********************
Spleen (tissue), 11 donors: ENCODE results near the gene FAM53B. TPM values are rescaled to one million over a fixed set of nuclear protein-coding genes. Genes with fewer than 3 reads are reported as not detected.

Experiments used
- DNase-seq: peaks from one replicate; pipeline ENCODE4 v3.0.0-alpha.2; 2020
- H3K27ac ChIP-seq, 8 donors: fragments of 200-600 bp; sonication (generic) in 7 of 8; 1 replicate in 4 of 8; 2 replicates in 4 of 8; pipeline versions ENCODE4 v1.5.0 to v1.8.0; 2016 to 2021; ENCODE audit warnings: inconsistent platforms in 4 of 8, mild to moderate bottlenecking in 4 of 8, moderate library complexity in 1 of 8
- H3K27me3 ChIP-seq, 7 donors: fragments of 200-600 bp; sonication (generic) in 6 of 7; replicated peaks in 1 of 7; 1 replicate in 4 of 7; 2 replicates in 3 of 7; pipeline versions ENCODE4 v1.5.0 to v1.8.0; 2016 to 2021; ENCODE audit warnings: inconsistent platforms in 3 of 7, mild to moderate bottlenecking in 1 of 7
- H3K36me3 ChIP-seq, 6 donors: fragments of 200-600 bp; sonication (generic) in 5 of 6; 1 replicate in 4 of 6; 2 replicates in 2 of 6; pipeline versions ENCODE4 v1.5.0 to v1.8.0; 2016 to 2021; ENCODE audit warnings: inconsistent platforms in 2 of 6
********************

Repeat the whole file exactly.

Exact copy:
Spleen (tissue), 11 donors: ENCODE results near the gene FAM53B. TPM values are rescaled to one million over a fixed set of nuclear protein-coding genes. Genes with fewer than 3 reads are reported as not detected.

Experiments used
- DNase-seq: peaks from one replicate; pipeline ENCODE4 v3.0.0-alpha.2; 2020
- H3K27ac ChIP-seq, 8 donors: fragments of 200-600 bp; sonication (generic) in 7 of 8; 1 replicate in 4 of 8; 2 replicates in 4 of 8; pipeline versions ENCODE4 v1.5.0 to v1.8.0; 2016 to 2021; ENCODE audit warnings: inconsistent platforms in 4 of 8, mild to moderate bottlenecking in 4 of 8, moderate library complexity in 1 of 8
- H3K27me3 ChIP-seq, 7 donors: fragments of 200-600 bp; sonication (generic) in 6 of 7; replicated peaks in 1 of 7; 1 replicate in 4 of 7; 2 replicates in 3 of 7; pipeline versions ENCODE4 v1.5.0 to v1.8.0; 2016 to 2021; ENCODE audit warnings: inconsistent platforms in 3 of 7, mild to moderate bottlenecking in 1 of 7
- H3K36me3 ChIP-seq, 6 donors: fragments of 200-600 bp; sonication (generic) in 5 of 6; 1 replicate in 4 of 6; 2 replicates in 2 of 6; pipeline versions ENCODE4 v1.5.0 to v1.8.0; 2016 to 2021; ENCODE audit warnings: inconsistent platforms in 2 of 6